few minutes to several hours, which is why it is called paroxysmal.
The following symptoms are typical (but not always present) with a
rapid pulse of 150-300 beats per minute:
• Pounding chest (palpitations)
• Shortness of breath
• Chest pain / heavy chest
• Rapid breathing
• Dizziness
• Loss of consciousness (in serious cases)
In infants, symptoms of SVT may not become apparent until
the patient has been in SVT for 24 hours, or longer. They will
often present with symptoms of congestive heart failure such as
tachypnea, pallor, poor feeding, fussiness or lethargy. In children
and adolescents, symptoms may include palpitations, chest pain,
shortness of breath, dizziness, syncope or near syncope, pallor,
and diaphoresis. It is unusual for older patients to present in heart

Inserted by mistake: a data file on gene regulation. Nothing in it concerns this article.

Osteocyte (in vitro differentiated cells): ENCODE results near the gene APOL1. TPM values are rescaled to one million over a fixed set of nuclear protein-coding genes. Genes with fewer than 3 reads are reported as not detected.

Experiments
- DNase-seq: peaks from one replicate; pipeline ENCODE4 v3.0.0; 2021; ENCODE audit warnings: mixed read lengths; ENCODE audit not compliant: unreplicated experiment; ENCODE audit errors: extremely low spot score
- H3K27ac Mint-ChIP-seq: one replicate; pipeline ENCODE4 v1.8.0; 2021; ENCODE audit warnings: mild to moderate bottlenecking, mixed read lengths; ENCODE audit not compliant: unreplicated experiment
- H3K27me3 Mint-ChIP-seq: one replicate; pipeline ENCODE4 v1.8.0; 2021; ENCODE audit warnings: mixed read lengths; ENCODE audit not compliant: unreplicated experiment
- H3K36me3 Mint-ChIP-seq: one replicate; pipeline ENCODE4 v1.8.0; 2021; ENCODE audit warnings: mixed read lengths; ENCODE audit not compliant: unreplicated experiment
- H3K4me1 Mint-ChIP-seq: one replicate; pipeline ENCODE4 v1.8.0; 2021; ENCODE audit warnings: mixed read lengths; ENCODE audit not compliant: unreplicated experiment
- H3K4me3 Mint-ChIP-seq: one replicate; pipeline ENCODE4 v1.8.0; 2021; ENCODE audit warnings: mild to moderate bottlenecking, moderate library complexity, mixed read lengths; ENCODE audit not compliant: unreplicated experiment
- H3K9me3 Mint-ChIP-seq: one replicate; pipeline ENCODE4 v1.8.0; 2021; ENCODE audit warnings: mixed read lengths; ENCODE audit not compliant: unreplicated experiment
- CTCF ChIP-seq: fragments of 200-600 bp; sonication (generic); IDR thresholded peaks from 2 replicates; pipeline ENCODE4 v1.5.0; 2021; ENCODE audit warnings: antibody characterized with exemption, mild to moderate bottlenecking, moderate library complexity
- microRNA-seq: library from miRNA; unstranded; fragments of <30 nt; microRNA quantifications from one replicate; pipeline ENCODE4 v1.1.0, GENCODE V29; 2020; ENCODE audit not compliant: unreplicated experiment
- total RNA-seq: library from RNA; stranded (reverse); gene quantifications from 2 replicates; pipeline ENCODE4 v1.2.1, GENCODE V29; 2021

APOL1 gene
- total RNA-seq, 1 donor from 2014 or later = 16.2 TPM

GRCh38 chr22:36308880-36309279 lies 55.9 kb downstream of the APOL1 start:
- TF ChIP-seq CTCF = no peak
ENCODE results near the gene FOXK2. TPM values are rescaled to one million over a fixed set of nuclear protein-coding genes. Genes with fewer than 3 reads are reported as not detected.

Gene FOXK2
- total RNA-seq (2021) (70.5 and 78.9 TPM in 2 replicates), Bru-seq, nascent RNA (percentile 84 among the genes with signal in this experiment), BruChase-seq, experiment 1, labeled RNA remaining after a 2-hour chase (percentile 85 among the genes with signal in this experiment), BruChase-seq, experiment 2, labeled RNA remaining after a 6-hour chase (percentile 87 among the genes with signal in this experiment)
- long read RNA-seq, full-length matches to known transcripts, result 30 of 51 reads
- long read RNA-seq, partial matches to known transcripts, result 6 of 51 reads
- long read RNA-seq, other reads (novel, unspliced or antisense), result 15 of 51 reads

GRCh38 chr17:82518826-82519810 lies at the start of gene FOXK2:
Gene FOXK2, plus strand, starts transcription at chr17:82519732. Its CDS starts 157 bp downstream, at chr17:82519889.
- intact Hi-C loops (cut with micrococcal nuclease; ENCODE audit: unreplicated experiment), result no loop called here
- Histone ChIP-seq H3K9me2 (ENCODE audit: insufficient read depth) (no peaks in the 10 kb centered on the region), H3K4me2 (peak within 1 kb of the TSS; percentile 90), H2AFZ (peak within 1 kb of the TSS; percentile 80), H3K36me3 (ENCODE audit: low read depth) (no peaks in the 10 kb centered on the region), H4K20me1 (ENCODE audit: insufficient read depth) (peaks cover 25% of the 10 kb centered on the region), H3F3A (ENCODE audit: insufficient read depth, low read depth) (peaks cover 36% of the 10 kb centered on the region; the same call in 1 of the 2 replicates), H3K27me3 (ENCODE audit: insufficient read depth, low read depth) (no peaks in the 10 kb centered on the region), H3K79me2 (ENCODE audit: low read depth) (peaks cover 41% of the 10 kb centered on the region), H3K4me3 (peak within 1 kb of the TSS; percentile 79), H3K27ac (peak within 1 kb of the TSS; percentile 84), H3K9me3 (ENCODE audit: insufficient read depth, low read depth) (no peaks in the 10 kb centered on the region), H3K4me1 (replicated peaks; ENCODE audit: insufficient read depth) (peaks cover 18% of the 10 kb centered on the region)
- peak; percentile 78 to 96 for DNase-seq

failure, as they will usually become symptomatic soon after the
onset of SVT. They will often complain of intermittent episodes of
palpitations, with mild associated symptoms.
In a healthy child, supraventricular tachycardia usually presents
with palpitations but rarely, it may present as syncope or near
syncope. This may occur in patients with WPW who develop atrial
fibrillation and rapid conduction down the accessory pathway to the
ventricles. The onset of SVT can also cause a decrease in cardiac
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output with resultant hypotension, decreased cerebral perfusion
pressure, and syncope.
In the pediatric age group, the most common cause of syncope
is neurocardiogenic syncope (also called a vasovagal faint).
Syncopal episodes associated with palpitations should raise the
suspicion of a possible tachyarrhythmia contributing to the
patient’s symptoms. Nearly any type of cardiac arrhythmia can
cause syncope if a sudden fall in cardiac output occurs. Cardiac